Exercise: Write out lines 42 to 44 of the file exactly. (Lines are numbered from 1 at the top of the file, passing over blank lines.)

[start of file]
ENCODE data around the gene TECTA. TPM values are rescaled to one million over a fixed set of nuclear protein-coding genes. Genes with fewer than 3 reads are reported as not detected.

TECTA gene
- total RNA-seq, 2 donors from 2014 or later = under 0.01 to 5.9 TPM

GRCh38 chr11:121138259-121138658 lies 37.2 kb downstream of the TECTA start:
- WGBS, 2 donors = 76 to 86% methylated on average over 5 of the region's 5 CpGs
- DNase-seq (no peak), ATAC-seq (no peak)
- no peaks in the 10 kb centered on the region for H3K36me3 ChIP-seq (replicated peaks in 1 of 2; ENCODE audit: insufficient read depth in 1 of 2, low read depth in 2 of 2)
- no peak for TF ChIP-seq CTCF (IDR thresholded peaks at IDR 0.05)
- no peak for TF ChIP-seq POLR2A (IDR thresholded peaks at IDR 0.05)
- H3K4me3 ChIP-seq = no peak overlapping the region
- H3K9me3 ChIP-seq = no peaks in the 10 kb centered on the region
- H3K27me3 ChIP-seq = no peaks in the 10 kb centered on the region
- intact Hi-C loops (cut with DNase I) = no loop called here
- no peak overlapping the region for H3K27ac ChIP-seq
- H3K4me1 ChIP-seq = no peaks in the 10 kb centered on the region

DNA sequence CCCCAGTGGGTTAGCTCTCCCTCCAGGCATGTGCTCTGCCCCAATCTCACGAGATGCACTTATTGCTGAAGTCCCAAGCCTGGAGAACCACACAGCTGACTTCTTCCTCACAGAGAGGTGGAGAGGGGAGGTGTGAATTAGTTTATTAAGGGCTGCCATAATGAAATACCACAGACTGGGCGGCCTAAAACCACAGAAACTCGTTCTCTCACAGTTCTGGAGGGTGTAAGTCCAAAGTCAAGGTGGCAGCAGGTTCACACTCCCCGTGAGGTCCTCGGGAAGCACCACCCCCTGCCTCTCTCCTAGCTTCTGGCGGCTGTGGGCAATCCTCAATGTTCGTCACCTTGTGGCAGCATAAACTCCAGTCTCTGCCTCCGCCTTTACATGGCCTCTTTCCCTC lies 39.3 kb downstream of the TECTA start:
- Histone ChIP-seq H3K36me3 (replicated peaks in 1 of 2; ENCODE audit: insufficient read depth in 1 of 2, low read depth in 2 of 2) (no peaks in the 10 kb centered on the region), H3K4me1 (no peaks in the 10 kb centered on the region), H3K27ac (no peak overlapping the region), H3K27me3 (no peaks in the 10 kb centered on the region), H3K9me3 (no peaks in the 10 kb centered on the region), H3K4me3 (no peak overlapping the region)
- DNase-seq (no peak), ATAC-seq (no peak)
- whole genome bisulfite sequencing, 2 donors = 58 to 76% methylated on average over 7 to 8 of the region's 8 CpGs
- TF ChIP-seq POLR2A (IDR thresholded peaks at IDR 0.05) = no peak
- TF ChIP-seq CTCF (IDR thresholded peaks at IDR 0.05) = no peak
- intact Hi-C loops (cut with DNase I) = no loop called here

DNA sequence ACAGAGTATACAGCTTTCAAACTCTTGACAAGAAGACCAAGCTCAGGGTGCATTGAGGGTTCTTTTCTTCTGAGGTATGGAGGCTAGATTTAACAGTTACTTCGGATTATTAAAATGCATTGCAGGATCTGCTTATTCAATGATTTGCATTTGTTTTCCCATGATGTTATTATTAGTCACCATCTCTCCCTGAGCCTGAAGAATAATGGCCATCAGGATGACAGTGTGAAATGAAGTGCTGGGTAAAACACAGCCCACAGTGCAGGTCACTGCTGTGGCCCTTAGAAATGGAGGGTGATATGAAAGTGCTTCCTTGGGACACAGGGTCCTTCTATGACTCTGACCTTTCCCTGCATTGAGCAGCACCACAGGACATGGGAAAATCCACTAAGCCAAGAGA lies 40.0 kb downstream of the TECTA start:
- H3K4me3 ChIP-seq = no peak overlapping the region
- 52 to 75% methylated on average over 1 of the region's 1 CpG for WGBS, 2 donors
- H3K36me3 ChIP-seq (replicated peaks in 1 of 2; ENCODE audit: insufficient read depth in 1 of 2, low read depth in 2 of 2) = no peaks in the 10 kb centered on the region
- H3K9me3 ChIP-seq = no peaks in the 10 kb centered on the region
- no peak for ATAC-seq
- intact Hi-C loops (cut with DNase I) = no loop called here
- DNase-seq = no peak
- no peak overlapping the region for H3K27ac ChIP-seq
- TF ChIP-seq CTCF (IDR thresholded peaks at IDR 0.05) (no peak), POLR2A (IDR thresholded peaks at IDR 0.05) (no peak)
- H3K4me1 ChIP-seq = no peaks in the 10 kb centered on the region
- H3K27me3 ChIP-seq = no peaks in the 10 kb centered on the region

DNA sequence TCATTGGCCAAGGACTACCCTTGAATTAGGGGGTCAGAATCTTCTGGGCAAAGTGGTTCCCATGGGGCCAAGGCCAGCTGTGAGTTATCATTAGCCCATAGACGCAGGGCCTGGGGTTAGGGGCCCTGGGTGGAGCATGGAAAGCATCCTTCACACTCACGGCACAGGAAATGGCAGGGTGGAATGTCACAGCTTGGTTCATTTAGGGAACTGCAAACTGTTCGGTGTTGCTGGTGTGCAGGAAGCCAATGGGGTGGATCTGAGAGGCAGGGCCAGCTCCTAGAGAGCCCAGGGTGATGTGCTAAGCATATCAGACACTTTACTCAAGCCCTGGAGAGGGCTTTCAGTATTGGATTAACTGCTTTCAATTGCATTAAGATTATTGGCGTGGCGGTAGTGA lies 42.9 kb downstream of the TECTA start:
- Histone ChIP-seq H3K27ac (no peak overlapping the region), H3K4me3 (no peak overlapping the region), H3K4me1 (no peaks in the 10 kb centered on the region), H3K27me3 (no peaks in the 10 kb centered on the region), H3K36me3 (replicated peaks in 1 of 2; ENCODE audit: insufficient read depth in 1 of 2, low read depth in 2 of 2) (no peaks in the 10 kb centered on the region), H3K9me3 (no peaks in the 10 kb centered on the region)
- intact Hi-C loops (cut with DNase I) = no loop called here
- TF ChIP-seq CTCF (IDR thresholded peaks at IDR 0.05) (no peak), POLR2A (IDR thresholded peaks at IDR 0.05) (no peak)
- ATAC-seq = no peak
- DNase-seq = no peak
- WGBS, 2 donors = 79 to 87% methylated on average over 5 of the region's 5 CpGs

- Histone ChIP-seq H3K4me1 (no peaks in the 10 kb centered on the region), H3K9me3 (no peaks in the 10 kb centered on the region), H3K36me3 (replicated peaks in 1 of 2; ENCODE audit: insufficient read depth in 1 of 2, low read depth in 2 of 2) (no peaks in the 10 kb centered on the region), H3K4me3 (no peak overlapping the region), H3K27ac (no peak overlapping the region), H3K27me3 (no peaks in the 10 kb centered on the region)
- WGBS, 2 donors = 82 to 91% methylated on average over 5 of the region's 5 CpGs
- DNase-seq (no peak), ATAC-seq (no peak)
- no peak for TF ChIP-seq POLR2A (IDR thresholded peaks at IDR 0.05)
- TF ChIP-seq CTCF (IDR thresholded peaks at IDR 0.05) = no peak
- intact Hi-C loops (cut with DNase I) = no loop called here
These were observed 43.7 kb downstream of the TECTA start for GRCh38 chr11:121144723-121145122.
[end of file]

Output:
- Histone ChIP-seq H3K4me1 (no peaks in the 10 kb centered on the region), H3K9me3 (no peaks in the 10 kb centered on the region), H3K36me3 (replicated peaks in 1 of 2; ENCODE audit: insufficient read depth in 1 of 2, low read depth in 2 of 2) (no peaks in the 10 kb centered on the region), H3K4me3 (no peak overlapping the region), H3K27ac (no peak overlapping the region), H3K27me3 (no peaks in the 10 kb centered on the region)
- WGBS, 2 donors = 82 to 91% methylated on average over 5 of the region's 5 CpGs
- DNase-seq (no peak), ATAC-seq (no peak)